We need a new system, not a new prime minister
// Leah Scheitel

“The question you want to ask yourself is: is Canada a democracy? Is the democracy in Canada working?” says Dr. Hedy Fry, Liberal MP for Vancouver Centre. “I think right now the robocall challenges the first aspect of a democracy; the free and fair right for citizens to vote without interference.”

Canada oversees the democratic elections of over 40 different countries to ensure that they are fair, yet the recent robocall scandal has pulled into question the validity of our election results. There have been reports of voters of the May 2011 federal election being purposely misled with false information, resulting in them being unable to vote. If the claims of the scandal are true, it could mean that Harper’s majority government is a hoax, and built upon a fraudulent voting system. Even more alarming is that our democratic system isn’t working properly, and the people in power may be taking advantage of its malfunction.


While it is still uncertain who is ultimately responsible for the robocall scandal, it is apparent that Canadians aren’t taking this matter lightly. There has been uproar across the country since the story broke, with political activist groups like FairVote.ca and Lead Now demanding a public inquiry into the scandal.

“I think first we have to find out what happened. All of the indicators point to the Conservatives as being the architect or mastermind behind all of this,” says Libby Davies, NDP MP for Vancouver East. “It throws into the integrity of the election process. That is why it is so serious. It could have very serious consequences. It could mean that the election results in a number of ridings are null and void. This is to be determined, but that is what we are potentially looking at.”

As of Mar. 2, Election Canada’s spokesperson John Enright confirmed that they have received over 30,000 messages by way of phone, emails, and letters from the Canadian public after political parties suggested there had been a theme of potential electoral fraud in their ridings. There are nine ridings under question in B.C. alone.

Davies, too, suspected electoral fraud in her riding of Vancouver East after last year’s federal election.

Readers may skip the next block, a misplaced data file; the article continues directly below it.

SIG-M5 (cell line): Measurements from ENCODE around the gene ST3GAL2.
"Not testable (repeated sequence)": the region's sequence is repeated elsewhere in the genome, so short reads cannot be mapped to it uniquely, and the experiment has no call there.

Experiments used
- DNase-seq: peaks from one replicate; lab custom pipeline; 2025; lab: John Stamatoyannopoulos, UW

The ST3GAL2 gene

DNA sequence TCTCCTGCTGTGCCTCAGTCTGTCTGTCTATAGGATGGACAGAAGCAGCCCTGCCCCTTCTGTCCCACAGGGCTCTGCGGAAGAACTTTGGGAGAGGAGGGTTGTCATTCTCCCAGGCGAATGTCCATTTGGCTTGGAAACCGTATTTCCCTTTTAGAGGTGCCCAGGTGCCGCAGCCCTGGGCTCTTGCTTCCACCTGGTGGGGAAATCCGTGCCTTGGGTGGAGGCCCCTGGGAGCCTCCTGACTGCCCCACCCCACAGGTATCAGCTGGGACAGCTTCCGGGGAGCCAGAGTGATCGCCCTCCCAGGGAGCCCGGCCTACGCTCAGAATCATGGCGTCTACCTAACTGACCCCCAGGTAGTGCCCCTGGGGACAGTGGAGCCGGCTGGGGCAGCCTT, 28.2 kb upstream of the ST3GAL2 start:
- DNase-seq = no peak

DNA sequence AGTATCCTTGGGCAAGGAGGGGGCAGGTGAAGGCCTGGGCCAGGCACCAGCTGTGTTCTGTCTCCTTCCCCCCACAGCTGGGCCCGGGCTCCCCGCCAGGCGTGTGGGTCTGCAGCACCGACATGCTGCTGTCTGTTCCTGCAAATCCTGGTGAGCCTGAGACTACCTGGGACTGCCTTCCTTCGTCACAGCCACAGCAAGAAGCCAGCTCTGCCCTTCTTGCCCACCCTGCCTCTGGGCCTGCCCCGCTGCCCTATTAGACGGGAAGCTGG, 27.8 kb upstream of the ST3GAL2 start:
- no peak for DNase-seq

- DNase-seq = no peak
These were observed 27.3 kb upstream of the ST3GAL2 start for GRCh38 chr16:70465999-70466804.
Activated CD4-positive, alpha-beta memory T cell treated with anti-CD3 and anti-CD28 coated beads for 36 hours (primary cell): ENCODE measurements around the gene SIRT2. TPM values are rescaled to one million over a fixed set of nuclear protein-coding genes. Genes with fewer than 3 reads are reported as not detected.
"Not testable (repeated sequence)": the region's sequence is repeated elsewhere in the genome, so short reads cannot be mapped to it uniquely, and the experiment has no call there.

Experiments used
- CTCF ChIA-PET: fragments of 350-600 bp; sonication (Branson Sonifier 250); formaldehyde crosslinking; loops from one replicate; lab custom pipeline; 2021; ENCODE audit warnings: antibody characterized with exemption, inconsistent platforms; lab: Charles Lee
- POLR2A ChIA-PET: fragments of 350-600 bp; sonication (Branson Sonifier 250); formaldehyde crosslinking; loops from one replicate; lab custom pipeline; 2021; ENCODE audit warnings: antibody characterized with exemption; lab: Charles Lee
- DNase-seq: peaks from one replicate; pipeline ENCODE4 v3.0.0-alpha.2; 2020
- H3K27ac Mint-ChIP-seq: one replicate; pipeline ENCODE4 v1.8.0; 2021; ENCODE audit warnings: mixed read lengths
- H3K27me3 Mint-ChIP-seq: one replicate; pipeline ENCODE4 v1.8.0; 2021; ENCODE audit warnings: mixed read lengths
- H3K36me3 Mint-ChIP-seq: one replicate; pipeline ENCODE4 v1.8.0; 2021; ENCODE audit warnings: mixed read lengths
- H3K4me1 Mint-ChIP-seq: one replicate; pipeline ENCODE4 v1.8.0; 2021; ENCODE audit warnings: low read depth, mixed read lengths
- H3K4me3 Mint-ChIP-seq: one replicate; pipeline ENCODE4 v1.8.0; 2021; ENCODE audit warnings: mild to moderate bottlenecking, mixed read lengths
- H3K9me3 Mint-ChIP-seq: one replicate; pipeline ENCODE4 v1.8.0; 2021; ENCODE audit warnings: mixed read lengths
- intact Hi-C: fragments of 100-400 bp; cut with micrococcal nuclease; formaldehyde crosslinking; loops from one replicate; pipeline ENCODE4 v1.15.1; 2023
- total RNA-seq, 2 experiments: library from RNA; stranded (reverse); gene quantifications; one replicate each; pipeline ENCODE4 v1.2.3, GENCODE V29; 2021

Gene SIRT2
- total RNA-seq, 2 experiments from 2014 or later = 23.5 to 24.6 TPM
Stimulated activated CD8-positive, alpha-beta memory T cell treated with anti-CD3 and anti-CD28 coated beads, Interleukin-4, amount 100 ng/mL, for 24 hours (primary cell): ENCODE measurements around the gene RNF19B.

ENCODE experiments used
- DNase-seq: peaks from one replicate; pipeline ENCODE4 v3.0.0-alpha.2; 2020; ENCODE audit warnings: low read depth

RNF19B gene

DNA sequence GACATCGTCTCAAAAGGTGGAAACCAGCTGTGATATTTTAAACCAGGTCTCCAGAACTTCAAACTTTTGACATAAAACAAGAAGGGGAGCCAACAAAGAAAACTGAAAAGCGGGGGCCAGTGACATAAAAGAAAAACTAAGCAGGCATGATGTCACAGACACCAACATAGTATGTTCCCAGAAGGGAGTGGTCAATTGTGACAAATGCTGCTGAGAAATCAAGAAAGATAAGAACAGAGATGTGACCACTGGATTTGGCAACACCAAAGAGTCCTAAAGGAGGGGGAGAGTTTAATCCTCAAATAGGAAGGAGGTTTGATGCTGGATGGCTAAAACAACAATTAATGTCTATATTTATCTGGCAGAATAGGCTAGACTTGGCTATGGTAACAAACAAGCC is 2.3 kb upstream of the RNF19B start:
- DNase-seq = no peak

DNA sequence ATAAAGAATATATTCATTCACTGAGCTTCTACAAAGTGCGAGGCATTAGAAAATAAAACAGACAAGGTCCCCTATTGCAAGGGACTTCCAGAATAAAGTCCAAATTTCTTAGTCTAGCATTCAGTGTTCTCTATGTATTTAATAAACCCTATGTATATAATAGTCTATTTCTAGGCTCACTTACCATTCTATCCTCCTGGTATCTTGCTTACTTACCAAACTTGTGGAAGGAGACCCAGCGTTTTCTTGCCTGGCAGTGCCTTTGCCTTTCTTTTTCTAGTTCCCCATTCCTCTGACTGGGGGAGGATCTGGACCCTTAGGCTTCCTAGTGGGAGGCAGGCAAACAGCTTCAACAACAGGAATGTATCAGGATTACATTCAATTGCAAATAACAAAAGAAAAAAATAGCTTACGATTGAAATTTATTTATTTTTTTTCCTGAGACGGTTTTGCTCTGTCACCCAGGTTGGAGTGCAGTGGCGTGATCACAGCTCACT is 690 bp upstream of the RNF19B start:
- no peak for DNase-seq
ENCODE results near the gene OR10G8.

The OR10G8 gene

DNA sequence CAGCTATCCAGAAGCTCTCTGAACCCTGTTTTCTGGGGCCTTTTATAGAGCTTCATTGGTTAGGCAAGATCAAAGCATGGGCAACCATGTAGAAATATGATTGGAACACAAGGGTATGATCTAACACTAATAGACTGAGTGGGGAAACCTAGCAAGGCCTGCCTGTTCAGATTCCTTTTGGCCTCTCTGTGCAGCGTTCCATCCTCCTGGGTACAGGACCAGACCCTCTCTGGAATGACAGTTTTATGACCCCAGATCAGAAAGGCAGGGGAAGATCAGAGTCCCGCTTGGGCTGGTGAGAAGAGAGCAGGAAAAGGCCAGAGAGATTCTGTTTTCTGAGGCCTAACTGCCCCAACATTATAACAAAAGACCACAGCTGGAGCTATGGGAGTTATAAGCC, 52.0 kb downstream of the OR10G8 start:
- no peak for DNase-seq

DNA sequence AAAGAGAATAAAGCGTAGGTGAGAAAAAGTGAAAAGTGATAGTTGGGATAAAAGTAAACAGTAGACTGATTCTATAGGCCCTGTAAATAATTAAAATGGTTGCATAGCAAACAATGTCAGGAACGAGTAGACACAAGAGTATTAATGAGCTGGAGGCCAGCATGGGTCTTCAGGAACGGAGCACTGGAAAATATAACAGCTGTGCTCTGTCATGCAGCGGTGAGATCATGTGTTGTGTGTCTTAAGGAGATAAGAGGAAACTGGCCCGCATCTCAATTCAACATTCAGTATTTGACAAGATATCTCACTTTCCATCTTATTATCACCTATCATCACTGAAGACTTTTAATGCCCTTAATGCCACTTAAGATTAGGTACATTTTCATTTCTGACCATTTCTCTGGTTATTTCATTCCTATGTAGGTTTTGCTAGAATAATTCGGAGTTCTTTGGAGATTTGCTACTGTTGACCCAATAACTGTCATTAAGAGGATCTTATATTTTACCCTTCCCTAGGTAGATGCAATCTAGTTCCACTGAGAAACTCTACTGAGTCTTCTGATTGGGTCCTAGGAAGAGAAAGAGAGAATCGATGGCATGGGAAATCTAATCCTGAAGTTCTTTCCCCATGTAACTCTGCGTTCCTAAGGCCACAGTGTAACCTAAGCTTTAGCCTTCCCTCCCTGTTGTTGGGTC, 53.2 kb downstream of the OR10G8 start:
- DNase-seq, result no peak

“We certainty got lots of complaints,” she says, “and this is why we forwarded it onto Elections Canada. We don’t have the resources to do our own investigation. I do know that on Election Day and a few days after, people were phoning us, saying that they were very upset because they received calls sending them to the wrong poll and giving misleading information. I had no idea that it was also happening in so many other places.”

Because this is unprecedented in Canada, it’s unclear what will happen if the perpetrators are caught.

“Presumably there will be fines, there might be criminal charges resulting in imprisonment, but it’s not clear,” says Tim Schouls, a political science professor at Capilano University. “It is not clear of the nature of what was done. If there was electoral fraud and a deliberate attempt to mislead and compromise the ability of people to vote, that constitutes a criminal act, but what the sentence would be would be determined by judges when these individual go to court.”

“The question here is, are the people who conducted the calls instructed by those higher up in the chain of command,” he continues. “The higher you go, the more serious the charge, and potentially the more devastating the sentence will be.”

Fry thinks that the public needs more education on the foundations of a democracy.

“What we have to do is educate the public. Most people don’t know anything about a democracy; they just think it is a place where you get to vote. It is important [that we], and especially the media, be on guard, against the infringement on democracy.”

So far, the no political party has taken responsibility. Stephen Harper has denied that the Conservative Party has anything to do with the calls, blaming the charges on a smear campaign against his party by the other political parties.

The robocalls, however, are related to a bigger issue. Canada’s electoral system potentially has a lot of problems; maybe it’s time Canadians took a look at their other options.


Since confederation, Canada has used the first-past-the-post voting system, which was adopted from British parliament. This electoral system has a winner-takes-all effect, and there is no requirement for the winner to gain the majority of votes to control the majority of the power. Wayne Smith, executive director of FairVote.ca, says that this is a huge detriment to out country’s politics.

“We have a voting system where there is only one winner, and lots of losers,” says Smith. “Winning is everything and it encourages the kind of vicious, cut-throat politics that we’ve seen in election campaigns. There is a lot of day-to-day ordinary nastiness – that is borderline illegal – that people take for granted as part of our politics.”